Freshman Daniel Oliveto and junior Paul Tranquilli are spearheading the effort. Mr. Oliveto tells the Asbury Park Press that Snooki’s message to “study hard, but party harder,” was offensive.
The students hope Mr. Springsteen would either perform or have a question-and-answer session similar to the sit-down Snooki gave last month.
‘Coal’ reality show prompts citations for mining firm
The first episode of a reality show filmed in a southern West Virginia coal mine had real-world results: Federal inspectors who watched the Spike TV series have cited Cobalt Coal Corp. for activities they say endangered the miners.
In the debut of “Coal,” a worker at the Westchester mine in McDowell County used the wrong tool — a 12-inch pick hammer — to pull down loose roof rock for a dramatic collapse that was caught on camera. The Mine Safety and Health Administration said the tool was too small for the job and put workers at risk of being struck by falling rock.
MSHA also cited Cobalt for moving the continuous mining machine when it wasn’t cutting coal and allowing a worker to walk alongside, creating the potential for a crushing injury.
It’s the first time MSHA has written a violation based on TV footage, spokeswoman Amy Louviere told the Associated Press.
“However, this is the first time that a documentary like this has been taped underground, to our knowledge,” she said. “If violations are obvious, they will be cited.”
The show debuted March 30 and was seen by 6 million viewers in the first week. The second episode aired Wednesday night.
The violations were written April 5, on the first anniversary of a massive explosion that killed 29 miners at Massey Energy Co.’s Upper Big Branch mine, another southern West Virginia operation.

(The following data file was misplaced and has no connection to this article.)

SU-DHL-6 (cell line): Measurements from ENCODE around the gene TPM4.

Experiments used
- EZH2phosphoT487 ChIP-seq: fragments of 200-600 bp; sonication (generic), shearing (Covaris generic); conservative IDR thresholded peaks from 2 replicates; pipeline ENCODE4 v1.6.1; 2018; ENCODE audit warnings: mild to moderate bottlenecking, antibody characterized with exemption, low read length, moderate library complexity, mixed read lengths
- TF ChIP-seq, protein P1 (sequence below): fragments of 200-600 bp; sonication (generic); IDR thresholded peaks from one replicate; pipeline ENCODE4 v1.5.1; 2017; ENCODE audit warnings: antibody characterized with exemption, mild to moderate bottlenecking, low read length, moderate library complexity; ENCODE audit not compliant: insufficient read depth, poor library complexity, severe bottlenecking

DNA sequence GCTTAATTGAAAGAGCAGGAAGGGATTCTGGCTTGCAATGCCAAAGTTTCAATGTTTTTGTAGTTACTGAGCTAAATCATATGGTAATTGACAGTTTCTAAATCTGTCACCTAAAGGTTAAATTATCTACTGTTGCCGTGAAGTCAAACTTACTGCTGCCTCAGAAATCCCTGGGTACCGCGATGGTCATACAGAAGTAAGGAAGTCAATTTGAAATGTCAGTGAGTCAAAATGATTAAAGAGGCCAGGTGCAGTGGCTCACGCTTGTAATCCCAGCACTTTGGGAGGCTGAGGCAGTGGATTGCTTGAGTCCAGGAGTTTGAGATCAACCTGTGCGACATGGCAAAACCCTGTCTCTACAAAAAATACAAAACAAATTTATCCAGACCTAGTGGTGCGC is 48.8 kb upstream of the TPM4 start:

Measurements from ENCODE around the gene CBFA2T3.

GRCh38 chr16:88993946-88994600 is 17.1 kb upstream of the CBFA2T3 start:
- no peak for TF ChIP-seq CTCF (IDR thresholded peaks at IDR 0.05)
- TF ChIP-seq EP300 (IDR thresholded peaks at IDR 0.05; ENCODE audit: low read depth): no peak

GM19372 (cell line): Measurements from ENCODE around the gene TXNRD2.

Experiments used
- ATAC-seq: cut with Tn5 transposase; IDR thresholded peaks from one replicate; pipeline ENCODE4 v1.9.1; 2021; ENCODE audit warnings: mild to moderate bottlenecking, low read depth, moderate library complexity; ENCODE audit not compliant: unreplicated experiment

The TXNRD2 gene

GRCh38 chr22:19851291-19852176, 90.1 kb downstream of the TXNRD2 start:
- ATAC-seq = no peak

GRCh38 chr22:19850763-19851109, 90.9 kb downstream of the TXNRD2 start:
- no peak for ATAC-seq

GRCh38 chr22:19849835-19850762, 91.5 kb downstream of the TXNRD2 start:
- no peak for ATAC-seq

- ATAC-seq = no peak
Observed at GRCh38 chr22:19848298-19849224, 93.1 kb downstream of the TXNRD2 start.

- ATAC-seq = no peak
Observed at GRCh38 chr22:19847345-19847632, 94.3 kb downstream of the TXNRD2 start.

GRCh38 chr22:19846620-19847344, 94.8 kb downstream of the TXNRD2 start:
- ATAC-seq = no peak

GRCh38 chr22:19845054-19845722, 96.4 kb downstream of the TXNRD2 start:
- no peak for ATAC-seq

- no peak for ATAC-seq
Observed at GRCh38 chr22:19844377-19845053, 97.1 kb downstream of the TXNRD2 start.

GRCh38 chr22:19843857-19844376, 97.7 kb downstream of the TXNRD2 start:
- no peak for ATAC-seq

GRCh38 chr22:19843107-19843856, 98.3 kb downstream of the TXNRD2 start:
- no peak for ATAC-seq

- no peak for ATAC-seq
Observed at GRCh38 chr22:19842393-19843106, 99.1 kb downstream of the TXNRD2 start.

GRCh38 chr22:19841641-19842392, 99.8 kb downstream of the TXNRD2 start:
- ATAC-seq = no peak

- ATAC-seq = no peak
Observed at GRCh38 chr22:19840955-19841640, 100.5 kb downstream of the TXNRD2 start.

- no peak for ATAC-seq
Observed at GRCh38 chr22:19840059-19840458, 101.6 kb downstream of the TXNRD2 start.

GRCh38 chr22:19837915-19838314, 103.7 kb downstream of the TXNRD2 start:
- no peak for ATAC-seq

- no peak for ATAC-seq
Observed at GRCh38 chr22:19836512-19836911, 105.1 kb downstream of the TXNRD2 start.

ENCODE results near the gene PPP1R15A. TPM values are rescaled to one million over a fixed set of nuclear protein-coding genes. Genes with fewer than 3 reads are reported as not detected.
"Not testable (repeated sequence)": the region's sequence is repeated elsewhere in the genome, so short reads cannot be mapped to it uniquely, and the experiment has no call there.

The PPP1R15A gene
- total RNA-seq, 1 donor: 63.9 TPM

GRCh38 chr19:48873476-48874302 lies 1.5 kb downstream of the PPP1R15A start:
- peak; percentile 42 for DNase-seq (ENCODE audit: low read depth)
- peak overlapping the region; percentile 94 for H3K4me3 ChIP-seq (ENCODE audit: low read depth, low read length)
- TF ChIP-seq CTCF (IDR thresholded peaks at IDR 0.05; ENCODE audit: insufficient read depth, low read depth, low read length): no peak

Cobalt CEO Mike Crowder said he won’t judge the motives of MSHA inspectors, but the citations don’t make him regret doing the show. Even mistakes, he said, can become teaching tools.
Audition booths set up to find ‘X Factor’ singers
Simon Cowell wants to make sure he finds the most talented singer for the U.S. debut of “The X Factor.” That’s why he has set up audition studios in Nashville, Tenn.; Anchorage, Alaska; Kansas City, Kan.; and Denver throughout April, Associated Press reports.
“It probably isn’t as fun as attending an open audition, but it is your chance to be seen and heard, and I’m going to try to put these in as many cities as possible,” the former “American Idol” judge said last week in a teleconference with reporters.
Mr. Cowell will be joined on the judges panel by Antonio “L.A.” Reid, former chairman of Island Deaf. Jam Music, when the show premieres on Fox in September.